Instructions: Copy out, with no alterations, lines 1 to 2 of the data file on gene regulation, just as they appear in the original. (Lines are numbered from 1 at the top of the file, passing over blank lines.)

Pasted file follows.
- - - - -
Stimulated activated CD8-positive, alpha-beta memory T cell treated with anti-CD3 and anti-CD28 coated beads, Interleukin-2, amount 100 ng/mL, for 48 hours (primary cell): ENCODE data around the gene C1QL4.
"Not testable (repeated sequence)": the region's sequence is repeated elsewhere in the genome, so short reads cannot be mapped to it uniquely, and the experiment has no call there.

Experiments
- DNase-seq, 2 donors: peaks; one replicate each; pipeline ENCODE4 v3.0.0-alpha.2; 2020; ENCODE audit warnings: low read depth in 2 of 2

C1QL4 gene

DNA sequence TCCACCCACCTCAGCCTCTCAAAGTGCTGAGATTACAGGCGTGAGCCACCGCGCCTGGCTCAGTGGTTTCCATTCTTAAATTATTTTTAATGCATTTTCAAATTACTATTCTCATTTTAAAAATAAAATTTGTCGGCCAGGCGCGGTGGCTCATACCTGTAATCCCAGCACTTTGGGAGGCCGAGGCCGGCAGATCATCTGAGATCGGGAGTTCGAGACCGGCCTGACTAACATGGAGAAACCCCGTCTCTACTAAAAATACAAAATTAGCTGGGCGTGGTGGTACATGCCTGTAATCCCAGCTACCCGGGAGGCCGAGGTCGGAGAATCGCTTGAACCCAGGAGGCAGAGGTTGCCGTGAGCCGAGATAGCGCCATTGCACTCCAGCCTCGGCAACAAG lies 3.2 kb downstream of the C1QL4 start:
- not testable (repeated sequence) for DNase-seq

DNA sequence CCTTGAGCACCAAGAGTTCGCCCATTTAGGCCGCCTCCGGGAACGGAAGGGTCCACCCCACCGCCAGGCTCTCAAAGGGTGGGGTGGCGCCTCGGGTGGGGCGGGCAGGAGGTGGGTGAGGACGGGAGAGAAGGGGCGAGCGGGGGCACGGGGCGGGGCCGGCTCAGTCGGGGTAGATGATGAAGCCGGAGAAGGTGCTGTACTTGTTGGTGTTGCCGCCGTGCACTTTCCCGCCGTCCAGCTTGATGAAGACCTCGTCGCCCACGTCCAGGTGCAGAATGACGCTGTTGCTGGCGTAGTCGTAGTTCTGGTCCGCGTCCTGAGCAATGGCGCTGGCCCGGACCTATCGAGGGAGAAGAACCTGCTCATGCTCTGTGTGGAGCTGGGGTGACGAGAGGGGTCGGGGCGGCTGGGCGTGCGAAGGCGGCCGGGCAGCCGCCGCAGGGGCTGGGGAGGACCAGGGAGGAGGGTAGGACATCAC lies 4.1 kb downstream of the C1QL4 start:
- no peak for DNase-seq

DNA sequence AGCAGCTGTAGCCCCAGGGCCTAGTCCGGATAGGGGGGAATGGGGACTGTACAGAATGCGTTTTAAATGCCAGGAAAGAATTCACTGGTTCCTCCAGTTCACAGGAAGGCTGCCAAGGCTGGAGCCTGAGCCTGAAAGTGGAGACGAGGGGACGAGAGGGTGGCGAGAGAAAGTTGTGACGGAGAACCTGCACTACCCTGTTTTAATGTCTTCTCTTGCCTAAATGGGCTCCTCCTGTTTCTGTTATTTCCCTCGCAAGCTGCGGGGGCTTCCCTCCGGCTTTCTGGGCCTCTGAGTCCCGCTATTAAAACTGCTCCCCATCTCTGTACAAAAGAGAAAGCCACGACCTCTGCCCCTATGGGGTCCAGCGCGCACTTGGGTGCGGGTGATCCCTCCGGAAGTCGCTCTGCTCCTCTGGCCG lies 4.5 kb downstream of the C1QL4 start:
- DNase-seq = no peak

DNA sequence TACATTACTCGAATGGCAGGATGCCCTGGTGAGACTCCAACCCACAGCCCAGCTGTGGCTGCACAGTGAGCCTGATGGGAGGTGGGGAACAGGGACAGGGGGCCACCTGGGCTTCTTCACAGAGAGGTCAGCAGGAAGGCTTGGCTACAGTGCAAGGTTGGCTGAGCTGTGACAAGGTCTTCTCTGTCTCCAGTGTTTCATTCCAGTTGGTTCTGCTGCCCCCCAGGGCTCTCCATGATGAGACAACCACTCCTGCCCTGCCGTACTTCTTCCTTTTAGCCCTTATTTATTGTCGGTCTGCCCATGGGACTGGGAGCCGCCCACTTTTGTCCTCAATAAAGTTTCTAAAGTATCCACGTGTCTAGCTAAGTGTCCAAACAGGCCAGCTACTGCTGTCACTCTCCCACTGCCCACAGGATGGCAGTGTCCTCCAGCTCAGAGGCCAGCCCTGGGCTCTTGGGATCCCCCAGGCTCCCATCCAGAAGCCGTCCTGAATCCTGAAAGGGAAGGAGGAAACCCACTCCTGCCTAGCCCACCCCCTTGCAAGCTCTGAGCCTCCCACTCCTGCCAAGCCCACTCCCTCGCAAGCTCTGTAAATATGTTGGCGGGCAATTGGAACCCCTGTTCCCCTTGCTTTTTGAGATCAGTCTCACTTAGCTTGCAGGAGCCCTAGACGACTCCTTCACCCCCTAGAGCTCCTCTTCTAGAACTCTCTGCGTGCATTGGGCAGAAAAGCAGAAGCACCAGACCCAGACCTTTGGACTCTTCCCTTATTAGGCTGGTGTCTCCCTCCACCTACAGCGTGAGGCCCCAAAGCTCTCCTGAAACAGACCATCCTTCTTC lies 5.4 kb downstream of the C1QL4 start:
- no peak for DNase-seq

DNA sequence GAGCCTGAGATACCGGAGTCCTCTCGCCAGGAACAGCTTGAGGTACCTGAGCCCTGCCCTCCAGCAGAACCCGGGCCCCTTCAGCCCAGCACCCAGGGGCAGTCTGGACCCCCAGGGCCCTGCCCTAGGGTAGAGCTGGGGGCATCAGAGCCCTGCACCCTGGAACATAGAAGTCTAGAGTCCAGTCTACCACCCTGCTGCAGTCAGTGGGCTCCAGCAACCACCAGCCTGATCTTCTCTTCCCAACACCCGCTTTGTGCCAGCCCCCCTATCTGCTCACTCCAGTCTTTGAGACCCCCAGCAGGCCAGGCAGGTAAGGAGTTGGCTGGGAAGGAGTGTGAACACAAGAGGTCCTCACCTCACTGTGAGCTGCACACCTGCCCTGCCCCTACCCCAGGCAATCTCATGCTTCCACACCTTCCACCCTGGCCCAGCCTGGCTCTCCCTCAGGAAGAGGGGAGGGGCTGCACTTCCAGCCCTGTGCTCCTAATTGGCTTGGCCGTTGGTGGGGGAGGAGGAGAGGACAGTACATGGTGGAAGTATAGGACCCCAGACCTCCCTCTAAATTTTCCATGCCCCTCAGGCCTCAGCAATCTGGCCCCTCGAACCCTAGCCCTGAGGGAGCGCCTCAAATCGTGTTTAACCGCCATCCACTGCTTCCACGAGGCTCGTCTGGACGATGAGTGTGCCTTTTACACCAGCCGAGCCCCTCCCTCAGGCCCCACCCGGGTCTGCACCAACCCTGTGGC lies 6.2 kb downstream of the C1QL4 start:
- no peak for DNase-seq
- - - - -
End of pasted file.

Stimulated activated CD8-positive, alpha-beta memory T cell treated with anti-CD3 and anti-CD28 coated beads, Interleukin-2, amount 100 ng/mL, for 48 hours (primary cell): ENCODE data around the gene C1QL4.
"Not testable (repeated sequence)": the region's sequence is repeated elsewhere in the genome, so short reads cannot be mapped to it uniquely, and the experiment has no call there.